This analysis highlights the neglect of security architecture of nations to assess and mitigate damage from biological threats, as well as the importance for deeper collaboration and information-sharing between civilian and security organisations.Martin Bricknell
03 June 2021
New analyses shows COVID-19 pandemic could exacerbate existing conflicts and trigger new flashpoints
New analyses highlights how pressures of COVID-19 could lead to conflict post-pandemic.
Increased conflict could arise across the globe following the political, economic, military and social impact of COVID-19. In new analyses, researchers argue the pandemic has created instability in the international system.
The pressures placed on militaries to mobilise around the world to support the COVID response has affected routine training and driven a divide between countries and organisations. The research, drawn from a series of papers produced by the School of Security Studies, indicates that some states are using the disruption to advance their national interests and create further instability.
Beyond the short-term effects, secondary impacts of COVID-19 are likely to include threats to social cohesion, reduction of economic activity and shrinking of national defence budgets.
The project, led by Martin Bricknell, Professor of Conflict, Health and Military Medicine, is the first structured analysis and comparison of the impact of the COVID-19 pandemic on armed forces between states. It recommends a need for more research to inform lessons to be learned from the COVID crisis, as well as the greater role military medical services should play in countries, in both supporting military operations and also contributing to national crisis response in health emergencies.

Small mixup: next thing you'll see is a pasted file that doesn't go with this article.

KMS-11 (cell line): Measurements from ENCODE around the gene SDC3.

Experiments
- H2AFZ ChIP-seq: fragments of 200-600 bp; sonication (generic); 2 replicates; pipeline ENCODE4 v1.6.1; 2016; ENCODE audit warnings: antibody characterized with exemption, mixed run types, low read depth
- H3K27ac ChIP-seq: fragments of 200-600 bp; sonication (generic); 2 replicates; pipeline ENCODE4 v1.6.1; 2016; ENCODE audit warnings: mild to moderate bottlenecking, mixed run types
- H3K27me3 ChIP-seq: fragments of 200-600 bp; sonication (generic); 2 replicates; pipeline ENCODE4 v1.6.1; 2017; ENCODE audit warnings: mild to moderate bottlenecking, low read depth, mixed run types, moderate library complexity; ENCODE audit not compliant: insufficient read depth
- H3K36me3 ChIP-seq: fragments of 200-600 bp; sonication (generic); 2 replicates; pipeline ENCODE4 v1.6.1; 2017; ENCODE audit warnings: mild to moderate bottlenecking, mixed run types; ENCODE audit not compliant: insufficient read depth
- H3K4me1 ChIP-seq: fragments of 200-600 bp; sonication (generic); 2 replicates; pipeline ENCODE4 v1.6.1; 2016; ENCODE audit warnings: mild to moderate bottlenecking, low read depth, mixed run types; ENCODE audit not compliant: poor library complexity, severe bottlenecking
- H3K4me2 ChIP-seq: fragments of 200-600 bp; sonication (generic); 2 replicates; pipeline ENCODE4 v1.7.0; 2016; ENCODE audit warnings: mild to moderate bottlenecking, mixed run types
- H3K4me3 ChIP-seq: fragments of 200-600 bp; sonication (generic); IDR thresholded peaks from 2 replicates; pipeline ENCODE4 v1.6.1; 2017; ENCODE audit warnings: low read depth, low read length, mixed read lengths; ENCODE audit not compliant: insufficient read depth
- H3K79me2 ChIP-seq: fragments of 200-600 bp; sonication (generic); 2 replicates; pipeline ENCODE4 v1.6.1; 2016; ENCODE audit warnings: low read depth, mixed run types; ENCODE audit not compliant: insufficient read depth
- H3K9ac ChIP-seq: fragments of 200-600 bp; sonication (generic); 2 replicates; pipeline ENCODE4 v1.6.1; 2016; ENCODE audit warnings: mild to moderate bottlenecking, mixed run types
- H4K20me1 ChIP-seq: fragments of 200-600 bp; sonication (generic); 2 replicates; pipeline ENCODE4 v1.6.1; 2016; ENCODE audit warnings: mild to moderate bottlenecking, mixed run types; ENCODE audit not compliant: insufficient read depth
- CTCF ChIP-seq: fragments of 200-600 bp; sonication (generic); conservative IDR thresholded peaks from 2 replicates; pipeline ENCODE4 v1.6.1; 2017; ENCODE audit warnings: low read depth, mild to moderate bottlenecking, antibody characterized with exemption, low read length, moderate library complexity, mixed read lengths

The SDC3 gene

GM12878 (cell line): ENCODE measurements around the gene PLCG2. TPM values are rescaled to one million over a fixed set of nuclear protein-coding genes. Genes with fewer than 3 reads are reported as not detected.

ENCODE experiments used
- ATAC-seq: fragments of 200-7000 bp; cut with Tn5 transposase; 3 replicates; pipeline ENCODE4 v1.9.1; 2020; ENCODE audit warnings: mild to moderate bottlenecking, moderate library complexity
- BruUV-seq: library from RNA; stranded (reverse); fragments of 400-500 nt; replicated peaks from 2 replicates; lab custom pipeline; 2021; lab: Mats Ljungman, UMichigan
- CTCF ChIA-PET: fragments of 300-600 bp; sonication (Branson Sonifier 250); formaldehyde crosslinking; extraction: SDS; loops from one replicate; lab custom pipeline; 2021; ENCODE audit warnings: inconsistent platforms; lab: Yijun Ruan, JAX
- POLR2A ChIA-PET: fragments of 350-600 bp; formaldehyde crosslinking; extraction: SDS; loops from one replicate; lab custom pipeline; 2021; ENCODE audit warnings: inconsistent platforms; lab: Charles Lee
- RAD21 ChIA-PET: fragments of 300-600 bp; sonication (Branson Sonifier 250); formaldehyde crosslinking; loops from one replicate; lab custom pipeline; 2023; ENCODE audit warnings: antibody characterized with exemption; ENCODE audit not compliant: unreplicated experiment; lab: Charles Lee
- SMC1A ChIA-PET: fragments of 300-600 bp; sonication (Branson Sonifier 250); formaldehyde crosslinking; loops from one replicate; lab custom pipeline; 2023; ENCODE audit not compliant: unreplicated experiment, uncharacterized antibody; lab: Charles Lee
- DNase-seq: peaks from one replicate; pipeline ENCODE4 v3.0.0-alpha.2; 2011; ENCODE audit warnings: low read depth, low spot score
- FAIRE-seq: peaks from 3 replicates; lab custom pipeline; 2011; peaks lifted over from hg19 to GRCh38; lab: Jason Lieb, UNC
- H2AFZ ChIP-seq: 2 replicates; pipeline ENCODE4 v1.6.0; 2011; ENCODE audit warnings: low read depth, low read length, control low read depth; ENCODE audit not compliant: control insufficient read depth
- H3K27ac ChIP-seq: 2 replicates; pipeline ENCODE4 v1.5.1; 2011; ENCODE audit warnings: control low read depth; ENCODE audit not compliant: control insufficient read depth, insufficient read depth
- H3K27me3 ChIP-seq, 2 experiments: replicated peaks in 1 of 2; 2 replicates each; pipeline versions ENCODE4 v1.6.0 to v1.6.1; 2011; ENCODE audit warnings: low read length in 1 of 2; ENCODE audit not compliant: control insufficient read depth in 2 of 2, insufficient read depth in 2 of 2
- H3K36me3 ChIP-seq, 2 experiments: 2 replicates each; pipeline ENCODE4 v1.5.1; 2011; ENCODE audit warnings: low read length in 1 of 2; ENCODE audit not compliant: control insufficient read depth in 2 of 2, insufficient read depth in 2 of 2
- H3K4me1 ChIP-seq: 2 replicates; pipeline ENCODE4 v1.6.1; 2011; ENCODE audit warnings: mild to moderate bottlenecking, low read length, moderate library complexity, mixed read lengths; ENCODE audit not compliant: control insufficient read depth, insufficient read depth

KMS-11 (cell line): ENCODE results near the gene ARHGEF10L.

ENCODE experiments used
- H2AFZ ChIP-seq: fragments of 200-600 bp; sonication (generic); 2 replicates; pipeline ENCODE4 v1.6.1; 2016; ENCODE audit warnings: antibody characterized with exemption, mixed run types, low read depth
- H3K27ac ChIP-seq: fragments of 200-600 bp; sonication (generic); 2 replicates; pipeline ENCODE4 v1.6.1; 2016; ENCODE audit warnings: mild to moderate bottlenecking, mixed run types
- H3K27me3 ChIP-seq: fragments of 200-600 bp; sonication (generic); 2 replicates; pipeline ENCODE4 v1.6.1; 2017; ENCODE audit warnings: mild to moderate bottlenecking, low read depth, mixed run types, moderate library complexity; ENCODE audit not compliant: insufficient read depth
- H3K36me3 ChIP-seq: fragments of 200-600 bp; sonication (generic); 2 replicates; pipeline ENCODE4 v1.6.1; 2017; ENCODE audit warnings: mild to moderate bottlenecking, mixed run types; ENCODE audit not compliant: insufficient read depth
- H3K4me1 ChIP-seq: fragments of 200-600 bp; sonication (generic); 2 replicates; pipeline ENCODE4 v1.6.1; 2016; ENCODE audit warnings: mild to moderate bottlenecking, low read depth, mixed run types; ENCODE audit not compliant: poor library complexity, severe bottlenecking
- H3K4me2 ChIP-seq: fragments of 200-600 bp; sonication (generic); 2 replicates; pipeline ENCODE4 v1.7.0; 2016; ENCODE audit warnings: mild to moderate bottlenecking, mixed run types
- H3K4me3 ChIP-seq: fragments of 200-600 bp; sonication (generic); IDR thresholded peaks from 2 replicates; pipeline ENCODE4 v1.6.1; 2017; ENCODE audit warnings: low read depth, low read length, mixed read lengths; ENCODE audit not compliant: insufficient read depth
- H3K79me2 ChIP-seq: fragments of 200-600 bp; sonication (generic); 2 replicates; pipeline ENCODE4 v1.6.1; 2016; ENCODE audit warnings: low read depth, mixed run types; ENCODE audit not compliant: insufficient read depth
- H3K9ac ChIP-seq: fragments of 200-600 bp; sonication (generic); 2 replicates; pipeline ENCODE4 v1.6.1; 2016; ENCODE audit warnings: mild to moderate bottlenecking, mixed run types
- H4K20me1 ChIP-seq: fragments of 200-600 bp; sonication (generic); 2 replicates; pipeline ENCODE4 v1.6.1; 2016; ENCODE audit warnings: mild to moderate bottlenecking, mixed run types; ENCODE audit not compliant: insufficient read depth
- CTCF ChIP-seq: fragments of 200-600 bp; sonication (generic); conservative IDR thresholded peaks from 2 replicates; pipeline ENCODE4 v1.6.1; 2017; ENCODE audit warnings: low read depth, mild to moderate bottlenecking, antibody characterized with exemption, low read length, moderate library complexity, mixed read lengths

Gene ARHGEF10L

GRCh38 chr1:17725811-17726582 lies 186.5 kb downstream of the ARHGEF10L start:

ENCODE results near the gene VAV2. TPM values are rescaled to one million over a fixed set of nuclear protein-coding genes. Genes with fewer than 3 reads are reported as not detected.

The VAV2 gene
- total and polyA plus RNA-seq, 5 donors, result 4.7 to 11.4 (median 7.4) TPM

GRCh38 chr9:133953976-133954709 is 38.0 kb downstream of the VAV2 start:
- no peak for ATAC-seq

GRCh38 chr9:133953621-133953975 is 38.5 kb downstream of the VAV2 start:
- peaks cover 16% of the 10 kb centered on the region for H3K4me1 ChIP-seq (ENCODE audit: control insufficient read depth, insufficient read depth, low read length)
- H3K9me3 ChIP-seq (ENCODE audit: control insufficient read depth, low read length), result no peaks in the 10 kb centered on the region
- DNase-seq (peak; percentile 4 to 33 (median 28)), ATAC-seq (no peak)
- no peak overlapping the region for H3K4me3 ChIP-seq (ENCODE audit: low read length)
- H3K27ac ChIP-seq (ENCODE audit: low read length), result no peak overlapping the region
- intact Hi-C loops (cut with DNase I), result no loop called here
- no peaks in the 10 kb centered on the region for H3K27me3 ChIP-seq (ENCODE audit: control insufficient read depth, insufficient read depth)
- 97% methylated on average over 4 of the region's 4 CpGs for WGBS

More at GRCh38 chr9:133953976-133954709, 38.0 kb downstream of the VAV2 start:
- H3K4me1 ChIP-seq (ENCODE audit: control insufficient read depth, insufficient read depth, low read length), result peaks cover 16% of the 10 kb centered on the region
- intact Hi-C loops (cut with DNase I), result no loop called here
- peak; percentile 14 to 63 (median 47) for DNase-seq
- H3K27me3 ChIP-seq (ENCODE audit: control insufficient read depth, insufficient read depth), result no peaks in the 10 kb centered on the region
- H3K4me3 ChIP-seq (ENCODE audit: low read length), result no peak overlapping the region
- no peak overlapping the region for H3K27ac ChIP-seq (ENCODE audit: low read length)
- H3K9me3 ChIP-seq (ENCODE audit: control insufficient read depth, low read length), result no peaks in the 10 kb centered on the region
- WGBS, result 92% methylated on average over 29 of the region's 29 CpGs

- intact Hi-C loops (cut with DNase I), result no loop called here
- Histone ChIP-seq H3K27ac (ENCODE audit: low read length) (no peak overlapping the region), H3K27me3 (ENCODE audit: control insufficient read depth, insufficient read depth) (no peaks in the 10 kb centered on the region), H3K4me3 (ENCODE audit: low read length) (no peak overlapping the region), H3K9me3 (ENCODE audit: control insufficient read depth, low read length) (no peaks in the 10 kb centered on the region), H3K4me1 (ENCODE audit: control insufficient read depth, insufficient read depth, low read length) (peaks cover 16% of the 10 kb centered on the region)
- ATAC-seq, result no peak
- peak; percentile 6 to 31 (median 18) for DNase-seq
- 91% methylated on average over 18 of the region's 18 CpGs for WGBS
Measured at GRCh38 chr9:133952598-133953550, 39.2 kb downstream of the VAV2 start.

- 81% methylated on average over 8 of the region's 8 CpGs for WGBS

The new analyses are drawn from a series of research papers, commissioned by NATO, the European Parliament and funded and carried out by the School of Security Studies. They represent an in-depth and extensive comparison between countries of the impact of COVID-19 on armed forces personnel, military operations, and the contribution of national armed forces to national response to the COVID-19 crisis.
The research includes case study analysis of 11 key European and non-European states (including China, Russia, USA, Belgium, UK and Italy), and examination of UN, NATO and EU policies.
The research programme has also developed a framework for comparison across states, allowing similarities and differences between military support activities to be identified.
Despite the 2013 NATO Strategic Foresight Analysis report recognising that competition for medical resources, vaccines and uncontrolled migration could produce instability in a pandemic, there has been little investigation into the integration of civil-military responses to global health threats, compared to other national security threats such as state conflict or terrorism.Martin Bricknell
Publications from the full research programme:
- Civil–military cooperation in the early response to the COVID-19 pandemic in six European countries– published by British Medical Journal (BMJ) Military Health
- How the COVID-19 crisis has affected security and defence-related aspects for the EU: Part I – Briefing– published by the European Parliament’s subcommittee on Security and Defence
- How the COVID-19 crisis has affected security and defence-related aspects of the EU: Part II - In Depth Analysis– published by the European Parliament’s subcommittee on Security and Defence